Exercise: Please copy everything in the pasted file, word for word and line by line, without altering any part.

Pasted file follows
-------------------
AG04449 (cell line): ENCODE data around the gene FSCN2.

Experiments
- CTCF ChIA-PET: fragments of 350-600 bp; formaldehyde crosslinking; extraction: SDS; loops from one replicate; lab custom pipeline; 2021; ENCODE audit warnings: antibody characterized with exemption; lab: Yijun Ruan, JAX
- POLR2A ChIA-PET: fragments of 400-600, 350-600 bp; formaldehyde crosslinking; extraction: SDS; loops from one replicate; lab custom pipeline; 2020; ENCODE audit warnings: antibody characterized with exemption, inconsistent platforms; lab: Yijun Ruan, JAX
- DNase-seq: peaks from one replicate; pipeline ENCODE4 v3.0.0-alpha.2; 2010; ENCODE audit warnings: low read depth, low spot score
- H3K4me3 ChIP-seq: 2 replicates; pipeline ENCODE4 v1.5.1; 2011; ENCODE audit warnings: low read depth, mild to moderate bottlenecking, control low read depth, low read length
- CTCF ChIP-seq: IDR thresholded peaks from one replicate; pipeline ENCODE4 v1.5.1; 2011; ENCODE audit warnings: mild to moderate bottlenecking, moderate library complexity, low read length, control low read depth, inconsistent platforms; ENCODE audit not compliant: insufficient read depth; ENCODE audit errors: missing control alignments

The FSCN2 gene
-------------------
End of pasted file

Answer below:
AG04449 (cell line): ENCODE data around the gene FSCN2.

Experiments
- CTCF ChIA-PET: fragments of 350-600 bp; formaldehyde crosslinking; extraction: SDS; loops from one replicate; lab custom pipeline; 2021; ENCODE audit warnings: antibody characterized with exemption; lab: Yijun Ruan, JAX
- POLR2A ChIA-PET: fragments of 400-600, 350-600 bp; formaldehyde crosslinking; extraction: SDS; loops from one replicate; lab custom pipeline; 2020; ENCODE audit warnings: antibody characterized with exemption, inconsistent platforms; lab: Yijun Ruan, JAX
- DNase-seq: peaks from one replicate; pipeline ENCODE4 v3.0.0-alpha.2; 2010; ENCODE audit warnings: low read depth, low spot score
- H3K4me3 ChIP-seq: 2 replicates; pipeline ENCODE4 v1.5.1; 2011; ENCODE audit warnings: low read depth, mild to moderate bottlenecking, control low read depth, low read length
- CTCF ChIP-seq: IDR thresholded peaks from one replicate; pipeline ENCODE4 v1.5.1; 2011; ENCODE audit warnings: mild to moderate bottlenecking, moderate library complexity, low read length, control low read depth, inconsistent platforms; ENCODE audit not compliant: insufficient read depth; ENCODE audit errors: missing control alignments

The FSCN2 gene